Many people who have at one time been given the diagnosis of borderline personality disorder move on to live whole, fulfilling lives. In fact, about 50% of people diagnosed with BPD can be expected to overcome the diagnosis all together over time with proper treatment and support; however, during the course of the disorder, folks can have significant problems which mean that they require a large amount of support from services—like a medical team and in- patient treatment, and from those around them.
More ins and outs of BPD include comorbidity. It is a weird word. It means that BPD can occur with other diagnoses. Its symptoms very often overlap with depressive, schizophrenic, impulsive, dissociative, and identity disorders
Either because of its position on the ‘border’ of other conditions, or as a result of some conceptual and diagnostic confusion, borderline personality disorder often occurs alongside depression and anxiety, eating disorders such as bulimia and anorexia, post-traumatic stress disorder (PTSD), substance abuse disorders, and bipolar disorder (with which it is also sometimes clinically confused). It can also overlap with psychotic disorders considerably.
Borderline personality disorder (BPD) and bipolar disorder can occur together in 10%–20% of cases, and since symptoms of these disorders are quite similar, many patients with BPD have been mistakenly diagnosed with bipolar.
Borderline personality disorder is incredibly complex, but does not elude the scope of treatability. Therapy mixed with medication is an excellent course of action. Many people with BPD can overcome the diagnosis, or in the meantime, learn to live and function with the diagnosis to live happy and fulfilling lives.
Understanding the ins and outs of BPD, is understanding that it is not just a matter of the mind, but of the body as well. One may even consider it more damage to the brain than characterizing it as simply a “disorder.”
There are many misconceptions about BPD. With my own experience and with being very close to others with the diagnosis, we have been made to feel “broken” or unlovable.
This is so far from the truth. I have seen some pretty aggressive messages shared by strangers to individuals who have the BPD diagnosis from others who judge saying some very mean and ignorant things. Like “stay out of relationships”; Or “you’ll ruin the lives of others around you.” These messages are hurtful and damaging and should not be listened to.
If you have been diagnosed with BPD and are seeking treatment, good for you! That is the first step. Don’t let what the ignorant say impede your recovery. Don’t listen to the nay-sayers. Listen to your body, mind, and support team.
Having BPD is no joke, and it is incredibly difficult to live with, especially in the beginning. It is a long and well worth it journey. You are not a broken thing that needs to be fixed, you are just on the mend.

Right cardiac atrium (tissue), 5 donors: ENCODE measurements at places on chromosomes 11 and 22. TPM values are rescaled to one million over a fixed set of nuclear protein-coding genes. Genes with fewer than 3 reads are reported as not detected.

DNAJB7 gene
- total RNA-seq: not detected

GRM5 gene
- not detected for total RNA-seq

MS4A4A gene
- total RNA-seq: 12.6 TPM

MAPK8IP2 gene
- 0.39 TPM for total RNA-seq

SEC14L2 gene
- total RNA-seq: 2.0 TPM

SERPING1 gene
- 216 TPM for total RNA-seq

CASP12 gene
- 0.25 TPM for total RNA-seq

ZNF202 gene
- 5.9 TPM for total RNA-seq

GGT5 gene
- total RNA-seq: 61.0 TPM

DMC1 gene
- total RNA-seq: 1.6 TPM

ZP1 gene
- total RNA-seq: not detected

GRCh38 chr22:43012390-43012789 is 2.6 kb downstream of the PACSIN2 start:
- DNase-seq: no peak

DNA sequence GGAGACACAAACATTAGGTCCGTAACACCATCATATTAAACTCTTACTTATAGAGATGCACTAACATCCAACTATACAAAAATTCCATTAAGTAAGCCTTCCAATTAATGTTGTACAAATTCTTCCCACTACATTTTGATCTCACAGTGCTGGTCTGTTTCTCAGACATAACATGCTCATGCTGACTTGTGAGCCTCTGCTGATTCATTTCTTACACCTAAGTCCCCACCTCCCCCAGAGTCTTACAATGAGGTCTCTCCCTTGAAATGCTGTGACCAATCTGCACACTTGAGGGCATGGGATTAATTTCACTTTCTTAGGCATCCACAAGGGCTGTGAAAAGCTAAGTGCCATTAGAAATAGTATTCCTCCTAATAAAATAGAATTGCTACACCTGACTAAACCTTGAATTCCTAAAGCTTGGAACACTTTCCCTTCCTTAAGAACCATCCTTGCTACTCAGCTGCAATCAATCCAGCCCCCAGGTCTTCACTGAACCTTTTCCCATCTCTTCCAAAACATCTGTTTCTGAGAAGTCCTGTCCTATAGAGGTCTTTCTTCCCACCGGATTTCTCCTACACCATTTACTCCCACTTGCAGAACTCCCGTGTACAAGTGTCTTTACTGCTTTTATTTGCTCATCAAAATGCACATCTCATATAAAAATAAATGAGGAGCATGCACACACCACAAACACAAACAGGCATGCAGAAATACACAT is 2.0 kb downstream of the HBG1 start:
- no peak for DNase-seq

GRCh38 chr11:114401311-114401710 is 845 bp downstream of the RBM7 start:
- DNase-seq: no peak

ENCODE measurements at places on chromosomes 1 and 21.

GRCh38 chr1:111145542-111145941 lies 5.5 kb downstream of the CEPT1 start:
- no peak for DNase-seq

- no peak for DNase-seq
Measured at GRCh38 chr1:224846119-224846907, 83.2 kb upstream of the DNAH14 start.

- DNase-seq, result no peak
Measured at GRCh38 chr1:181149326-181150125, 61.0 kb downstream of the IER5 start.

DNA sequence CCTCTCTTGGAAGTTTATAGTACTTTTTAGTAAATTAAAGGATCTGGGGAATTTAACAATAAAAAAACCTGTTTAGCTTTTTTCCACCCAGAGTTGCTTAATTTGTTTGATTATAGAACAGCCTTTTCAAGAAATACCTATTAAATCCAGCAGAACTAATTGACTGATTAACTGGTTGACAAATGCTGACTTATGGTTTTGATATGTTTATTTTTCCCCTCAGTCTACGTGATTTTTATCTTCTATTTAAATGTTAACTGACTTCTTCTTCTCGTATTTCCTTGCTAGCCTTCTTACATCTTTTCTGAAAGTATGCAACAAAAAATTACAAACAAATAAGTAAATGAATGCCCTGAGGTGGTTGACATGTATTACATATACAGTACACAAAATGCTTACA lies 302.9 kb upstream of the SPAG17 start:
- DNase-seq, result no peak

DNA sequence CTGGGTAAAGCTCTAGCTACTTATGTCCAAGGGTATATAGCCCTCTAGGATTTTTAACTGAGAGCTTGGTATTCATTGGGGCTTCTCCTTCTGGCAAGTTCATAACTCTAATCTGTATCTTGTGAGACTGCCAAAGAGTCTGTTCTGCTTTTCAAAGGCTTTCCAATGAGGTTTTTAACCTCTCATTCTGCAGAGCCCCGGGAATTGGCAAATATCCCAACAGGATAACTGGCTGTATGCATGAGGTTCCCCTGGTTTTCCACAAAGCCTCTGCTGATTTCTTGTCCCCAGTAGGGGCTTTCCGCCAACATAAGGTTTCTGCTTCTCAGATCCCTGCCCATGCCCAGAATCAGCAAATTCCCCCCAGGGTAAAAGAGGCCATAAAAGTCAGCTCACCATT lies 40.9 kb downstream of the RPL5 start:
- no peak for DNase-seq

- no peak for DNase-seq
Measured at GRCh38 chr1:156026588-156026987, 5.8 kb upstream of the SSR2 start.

For people who may know someone who has this disorder, now you hopefully have a bit more insight into what it is. Be gentle and patient with your friends and loved ones in treatment and, of course, be supportive in a healthy way.
For those who know nothing about BPD, I hope you have learned something; And, for those who know little to nothing about BPD and still want to say mean things, shove off—you’re not helping anyone and are part of the problem of ignorance and misunderstanding of mental illness. Educate yourselves.
I hope this post has been helpful, and I hope those in the struggle that are reading this know you are most definitely not alone, even though the diagnosis itself can make loneliness seem cosmic.
I am with you, and I support you and your efforts. You have worth, you can overcome, and you are deserving of love—no matter what. Everyone needs to know that, and you, reader, if you have BPD, please do not forget it.
Below you can find my references if you would like to learn more about BPD. I have also left a link to a great informational video series for families who are affected by the diagnosis.
National Collaborating Centre for Mental Health (UK). Borderline Personality
Disorder: Treatment and Management. Leicester (UK): British
Psychological Society; 2009. (NICE Clinical Guidelines, No. 78.) 2,
BORDERLINE PERSONALITY DISORDER. Available from:
Herpertz SC, Dietrich TM, Wenning B, et al. Evidence of abnormal amygdala
functioning in borderline personality disorder: a functional MRI study. Biological
Kulacaoglu, F., & Kose, S. (2018). Borderline Personality Disorder (BPD): In the Midst of
Chaos, and Awe. Brain sciences, 8(11), 201. https://doi.org/10.3390/brainsci8110201
Garrett, B. (2011). In Brain & behavior: an introduction to biological psychology (Vol. 3, pp. 228–228). essay, Sage.